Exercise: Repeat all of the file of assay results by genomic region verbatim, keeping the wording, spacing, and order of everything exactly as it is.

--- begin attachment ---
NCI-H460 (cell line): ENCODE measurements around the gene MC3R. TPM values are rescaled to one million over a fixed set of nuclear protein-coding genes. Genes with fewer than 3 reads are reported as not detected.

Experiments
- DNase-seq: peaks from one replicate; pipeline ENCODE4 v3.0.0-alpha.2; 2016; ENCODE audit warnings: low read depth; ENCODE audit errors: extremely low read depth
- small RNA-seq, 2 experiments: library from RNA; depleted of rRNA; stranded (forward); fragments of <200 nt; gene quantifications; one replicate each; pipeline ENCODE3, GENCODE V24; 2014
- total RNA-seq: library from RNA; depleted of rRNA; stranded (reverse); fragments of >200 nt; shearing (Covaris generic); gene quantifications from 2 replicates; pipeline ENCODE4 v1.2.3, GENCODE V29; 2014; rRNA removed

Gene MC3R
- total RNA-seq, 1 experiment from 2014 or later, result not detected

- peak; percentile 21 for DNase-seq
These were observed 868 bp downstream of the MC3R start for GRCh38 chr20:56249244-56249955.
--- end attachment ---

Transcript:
NCI-H460 (cell line): ENCODE measurements around the gene MC3R. TPM values are rescaled to one million over a fixed set of nuclear protein-coding genes. Genes with fewer than 3 reads are reported as not detected.

Experiments
- DNase-seq: peaks from one replicate; pipeline ENCODE4 v3.0.0-alpha.2; 2016; ENCODE audit warnings: low read depth; ENCODE audit errors: extremely low read depth
- small RNA-seq, 2 experiments: library from RNA; depleted of rRNA; stranded (forward); fragments of <200 nt; gene quantifications; one replicate each; pipeline ENCODE3, GENCODE V24; 2014
- total RNA-seq: library from RNA; depleted of rRNA; stranded (reverse); fragments of >200 nt; shearing (Covaris generic); gene quantifications from 2 replicates; pipeline ENCODE4 v1.2.3, GENCODE V29; 2014; rRNA removed

Gene MC3R
- total RNA-seq, 1 experiment from 2014 or later, result not detected

- peak; percentile 21 for DNase-seq
These were observed 868 bp downstream of the MC3R start for GRCh38 chr20:56249244-56249955.